GO
Loading...

CEOs: The Investor's Best Friend

This week we (and when I say we, I mean the show's producers, who did a tremendous job booking these people) got a ton of great CEO interviews for Mad Money at the Half, our midday show running at 1:30p ET during the Olympics.

Mel Karmazin, the CEO of Sirius XM Radio, Martha Stewart, she who built Martha Stewart Living Omnimedia, Eric Schmidt, CEO of Google, Jim Skinner, chief exec at McDonald's and Kendall Powell, the CEO of General Mills all appeared on set. And I know the pros and people who've been in the game for a long time recognize the importance of what these people have to say about their companies and their industries.

But I also know that there have to be some people out there who think all CEOs are, to be polite about it, untrustworthy boosters of their own stocks. In all honesty, that's how I felt for the first six months or so I spent working for Mad Money (I come from a very left wing political background, and it took a little while for Jim to deprogram my ideological instincts, at least when it comes to stocks). That view is wrong. Jim knows more about stocks, and here I'm talking about just on an individual level, than I consider healthy, but these CEOs know more about their companies than anybody else. There are a few exceptions, like John Thain, formerly of NYSE Euronext and now Merrill Lynch. But for the vast majority of companies, if you want to know about how they're doing, there's no better source than the CEO.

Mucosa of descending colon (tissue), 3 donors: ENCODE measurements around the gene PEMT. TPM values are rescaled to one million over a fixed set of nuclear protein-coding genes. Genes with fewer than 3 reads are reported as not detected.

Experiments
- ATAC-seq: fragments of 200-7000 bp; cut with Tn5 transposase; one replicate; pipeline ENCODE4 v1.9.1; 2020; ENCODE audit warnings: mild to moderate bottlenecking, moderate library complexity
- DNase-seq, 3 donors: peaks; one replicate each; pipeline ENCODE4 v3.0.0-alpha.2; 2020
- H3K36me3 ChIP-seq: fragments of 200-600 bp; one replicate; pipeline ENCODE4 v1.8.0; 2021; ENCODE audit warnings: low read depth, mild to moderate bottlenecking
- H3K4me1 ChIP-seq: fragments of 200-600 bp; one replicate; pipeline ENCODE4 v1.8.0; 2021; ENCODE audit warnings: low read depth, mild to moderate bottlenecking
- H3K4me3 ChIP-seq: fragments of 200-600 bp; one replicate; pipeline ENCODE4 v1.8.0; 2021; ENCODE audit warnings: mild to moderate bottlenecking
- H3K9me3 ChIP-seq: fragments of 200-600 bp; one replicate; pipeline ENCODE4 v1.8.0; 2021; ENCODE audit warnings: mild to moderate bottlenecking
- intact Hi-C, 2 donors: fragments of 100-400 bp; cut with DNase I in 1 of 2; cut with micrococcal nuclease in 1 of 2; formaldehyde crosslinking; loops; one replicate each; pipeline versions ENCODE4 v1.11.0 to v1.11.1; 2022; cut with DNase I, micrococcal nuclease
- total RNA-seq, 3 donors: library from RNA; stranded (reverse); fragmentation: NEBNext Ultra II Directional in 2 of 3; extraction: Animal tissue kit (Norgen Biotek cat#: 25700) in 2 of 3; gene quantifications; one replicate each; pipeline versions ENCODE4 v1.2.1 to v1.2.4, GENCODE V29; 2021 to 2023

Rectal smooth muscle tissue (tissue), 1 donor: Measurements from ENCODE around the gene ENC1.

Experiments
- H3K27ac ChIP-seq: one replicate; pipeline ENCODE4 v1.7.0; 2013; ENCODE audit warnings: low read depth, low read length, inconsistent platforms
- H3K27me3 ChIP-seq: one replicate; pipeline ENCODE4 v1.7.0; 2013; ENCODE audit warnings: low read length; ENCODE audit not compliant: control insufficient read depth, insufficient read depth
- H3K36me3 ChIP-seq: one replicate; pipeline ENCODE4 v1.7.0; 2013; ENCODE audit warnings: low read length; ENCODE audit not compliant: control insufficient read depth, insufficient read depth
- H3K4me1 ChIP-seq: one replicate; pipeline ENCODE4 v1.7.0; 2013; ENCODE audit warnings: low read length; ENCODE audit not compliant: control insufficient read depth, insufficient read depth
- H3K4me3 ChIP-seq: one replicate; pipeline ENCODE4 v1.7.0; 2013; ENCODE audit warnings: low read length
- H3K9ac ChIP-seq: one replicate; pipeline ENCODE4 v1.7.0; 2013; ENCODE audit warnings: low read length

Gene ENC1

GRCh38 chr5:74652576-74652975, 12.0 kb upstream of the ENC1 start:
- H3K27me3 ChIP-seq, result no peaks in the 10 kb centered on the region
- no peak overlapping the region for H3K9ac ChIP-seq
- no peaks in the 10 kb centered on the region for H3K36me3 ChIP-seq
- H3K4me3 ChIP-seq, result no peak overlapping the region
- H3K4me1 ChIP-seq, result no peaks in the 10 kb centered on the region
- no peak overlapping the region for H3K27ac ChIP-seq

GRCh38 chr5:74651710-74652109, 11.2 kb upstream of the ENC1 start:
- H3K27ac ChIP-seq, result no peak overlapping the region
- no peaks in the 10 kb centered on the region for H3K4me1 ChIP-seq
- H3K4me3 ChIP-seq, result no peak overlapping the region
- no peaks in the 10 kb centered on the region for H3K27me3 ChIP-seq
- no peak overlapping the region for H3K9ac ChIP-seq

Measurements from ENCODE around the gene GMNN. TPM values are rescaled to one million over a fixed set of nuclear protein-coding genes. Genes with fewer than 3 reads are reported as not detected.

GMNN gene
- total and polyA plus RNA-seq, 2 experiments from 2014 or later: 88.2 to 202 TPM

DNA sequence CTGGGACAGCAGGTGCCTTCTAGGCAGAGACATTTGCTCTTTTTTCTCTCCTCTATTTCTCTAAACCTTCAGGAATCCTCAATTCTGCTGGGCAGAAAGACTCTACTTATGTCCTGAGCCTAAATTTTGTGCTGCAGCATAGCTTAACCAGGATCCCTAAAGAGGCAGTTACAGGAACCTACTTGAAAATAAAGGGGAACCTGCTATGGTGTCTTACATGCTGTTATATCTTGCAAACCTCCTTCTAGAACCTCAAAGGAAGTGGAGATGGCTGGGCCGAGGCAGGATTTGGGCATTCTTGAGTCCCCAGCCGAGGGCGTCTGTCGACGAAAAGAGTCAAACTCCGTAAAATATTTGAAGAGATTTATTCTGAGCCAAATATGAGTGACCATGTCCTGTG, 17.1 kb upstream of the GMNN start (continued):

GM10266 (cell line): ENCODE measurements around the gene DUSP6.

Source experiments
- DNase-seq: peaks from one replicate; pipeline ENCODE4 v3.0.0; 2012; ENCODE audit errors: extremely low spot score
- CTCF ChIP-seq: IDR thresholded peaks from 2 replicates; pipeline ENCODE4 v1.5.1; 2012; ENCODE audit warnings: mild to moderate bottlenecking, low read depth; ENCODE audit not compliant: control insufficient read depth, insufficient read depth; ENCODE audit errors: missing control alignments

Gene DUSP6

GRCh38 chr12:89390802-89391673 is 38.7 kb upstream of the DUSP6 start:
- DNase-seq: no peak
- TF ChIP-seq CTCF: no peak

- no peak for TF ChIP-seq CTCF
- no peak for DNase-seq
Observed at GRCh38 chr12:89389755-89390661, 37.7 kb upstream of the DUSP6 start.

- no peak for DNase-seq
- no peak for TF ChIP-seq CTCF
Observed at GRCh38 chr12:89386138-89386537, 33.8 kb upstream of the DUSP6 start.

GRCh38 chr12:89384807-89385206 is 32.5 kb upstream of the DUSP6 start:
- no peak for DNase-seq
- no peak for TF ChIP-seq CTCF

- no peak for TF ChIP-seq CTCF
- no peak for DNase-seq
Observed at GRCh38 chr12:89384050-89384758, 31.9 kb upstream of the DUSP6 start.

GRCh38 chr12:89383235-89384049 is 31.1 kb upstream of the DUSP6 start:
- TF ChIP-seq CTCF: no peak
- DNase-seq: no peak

Regulation FD (Fair Disclosure), put in place by the Securities and Exchange Commission in 2000, prevents executives from breaking material news on TV--they have to do everything by press release to everyone all at the same time. But that doesn't mean they can't give you valuable insights without breaking the rules. If you didn't catch the interviews, watch the clips on the website. If you're cynical about them, believe me, I used to be more cynical than you are by orders of magnitude. Now I'm a convert. If you're still not convinced, read the chapter on CEO interviews in Jim Cramer's Mad Money: Watch TV, Get Rich for more color on some of the biggest wins we've racked up courtesy of CEO interviews.




Cliff Mason is the Senior Writer of CNBC's Mad Money w/Jim Cramer, and has been that program's primary writer, in cooperation with and under the supervision of Jim Cramer, since he began at CNBC as an intern during the summer of 2005. Mason was the author of a column at TheStreet.com during 2007, which he describes as "hilarious, if short-lived." He graduated from Harvard College in 2007. It was at Harvard that Mason learned to multi-task, mastering the art of seeming to pay attention to professors while writing scripts for Mad Money. Mason has co-written two books with Jim Cramer: Jim Cramer's Mad Money: Watch TV, Get Richand Stay Mad For Life: Get Rich, Stay Rich (Make Your Kids Even Richer). He is 100% responsible for any parts of either book that you did not like.

Mason has also had a fruitful relationship with Jim Cramer as his nephew for the last 23 years and will hopefully continue to hold that position for many more as long as he doesn't do anything to get himself kicked out of the family.




Questions for Cramer? madmoney@cnbc.com

Questions, comments, suggestions for the Mad Money website? madcap@cnbc.com

Symbol
Price
 
Change
%Change
GILD
---
MSO
---
SIRI
---
GOOGL
---
MCD
---
NYX
---